– Round diamonds are by far the most popular shape and therefore the price tends to be higher due to market demand. All other shaped diamonds are called fancy diamonds, and cuts include Princess, Emerald, Marquise, Pear and Heart.

– The average size of an engagement ring is 0.5 to 1 carat. Most of us probably couldn’t tell the difference between a 1 carat and a 0.95 carat so consider opting for a slightly lower carat gem that will look almost exactly the same to an untrained eye.

– One single solitaire diamond is likely to be cheaper than lots of smaller stones.

– Platinum tends to be the most expensive ring metal, although Lee says that the price of platinum and gold is very similar right now. You could opt for white gold which can give the same effect as platinum for less.

READ MORE: Explore Our Wedding Ring Inspiration Gallery


Image: La Belle Bella 

And what if a diamond isn’t a dealbreaker?

There’s plenty of other gorgeous gemstones, like emerald or ruby, out there that might suit your bride’s personality much better.

“Sapphires are a popular alternative,” said Lee. “You generally get more for you money – around a 30% bigger stone for the same price. They are also the second hardest precious gem next to diamond, so are durable, and they also don’t just come in blue as many people think. Sapphires range in colours like pink, yellow and green, so if your fiance likes a coloured stone over a diamond, it gives you more choice and sapphires come in all the same cuts as diamonds do.”

Gemstones often have beautiful sentiments that traditionally accompany them, such as opal for passion and jade for serenity. Birthstones are also a wonderful choice!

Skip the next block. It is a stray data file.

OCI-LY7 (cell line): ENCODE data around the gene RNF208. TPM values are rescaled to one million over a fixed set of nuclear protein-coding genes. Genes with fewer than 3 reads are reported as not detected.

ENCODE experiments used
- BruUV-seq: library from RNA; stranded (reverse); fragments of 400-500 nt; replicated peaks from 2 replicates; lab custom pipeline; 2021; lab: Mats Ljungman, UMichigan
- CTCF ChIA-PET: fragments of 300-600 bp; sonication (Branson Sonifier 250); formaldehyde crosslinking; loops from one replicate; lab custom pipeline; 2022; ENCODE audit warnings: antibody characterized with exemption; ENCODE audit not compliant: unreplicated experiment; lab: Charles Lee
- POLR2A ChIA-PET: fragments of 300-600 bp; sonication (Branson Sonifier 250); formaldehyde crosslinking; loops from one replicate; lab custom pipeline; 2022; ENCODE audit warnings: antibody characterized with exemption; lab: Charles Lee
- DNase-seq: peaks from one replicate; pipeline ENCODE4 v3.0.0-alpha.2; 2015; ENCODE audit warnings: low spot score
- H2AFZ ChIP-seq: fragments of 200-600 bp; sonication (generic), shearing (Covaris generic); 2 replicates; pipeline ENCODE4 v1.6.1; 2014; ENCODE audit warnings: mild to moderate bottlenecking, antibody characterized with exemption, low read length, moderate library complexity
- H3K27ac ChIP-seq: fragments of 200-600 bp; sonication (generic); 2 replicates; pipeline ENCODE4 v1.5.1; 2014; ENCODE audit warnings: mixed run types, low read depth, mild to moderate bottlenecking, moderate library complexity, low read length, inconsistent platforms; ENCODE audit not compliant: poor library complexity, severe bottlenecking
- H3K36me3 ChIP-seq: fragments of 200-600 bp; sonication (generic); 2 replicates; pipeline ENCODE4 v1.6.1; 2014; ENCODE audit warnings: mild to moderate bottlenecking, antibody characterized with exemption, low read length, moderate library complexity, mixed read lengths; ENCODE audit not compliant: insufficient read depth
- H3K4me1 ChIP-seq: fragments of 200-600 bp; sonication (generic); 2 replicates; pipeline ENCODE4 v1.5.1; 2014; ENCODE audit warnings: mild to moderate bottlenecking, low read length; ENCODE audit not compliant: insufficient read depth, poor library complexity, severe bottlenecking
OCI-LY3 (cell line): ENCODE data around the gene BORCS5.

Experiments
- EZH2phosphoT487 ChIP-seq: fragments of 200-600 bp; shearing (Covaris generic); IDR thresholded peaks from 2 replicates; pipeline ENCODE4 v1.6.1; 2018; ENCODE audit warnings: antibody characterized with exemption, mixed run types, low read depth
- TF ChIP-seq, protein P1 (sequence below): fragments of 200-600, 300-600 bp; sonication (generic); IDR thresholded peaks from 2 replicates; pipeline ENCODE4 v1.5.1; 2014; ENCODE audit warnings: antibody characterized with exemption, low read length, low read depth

Image: La Bella Bella

Can I get a ring cheaper online?

Online research is an excellent place to start: you can get a better understanding of what’s on the market and investigate price points across different shops and boutiques. But if you’re dropping big £££s, most people would probably like to see the ring in person before they make their final decision.

The biggest concern about buying online is the authenticity of the retailer. Sticking to well-known, trusted brands can help you avoid this, and you might find a better deal online than in store. Lee says that most diamonds are certified by the GIA (Gemological Institute of America) so make sure to check out the diamond’s certification online to guarantee that you’re getting what you’re paying for.

SEE MORE: Alternative Engagement Rings For Untraditional Couples


And if I want to buy in person?

There are ways to be smart about that too. Avoid high-street jewellers and head to a jewellery quarter such as London’s Hatton Garden where you can go between shops and negotiate.

Their busiest times are naturally Valentine’s Day and the run-up to Christmas so you might be able to haggle for a better deal during a slower month, like August.


Explore our selection of ring retailers and browse our pick of placeholder rings if you still aren’t sure what to go for.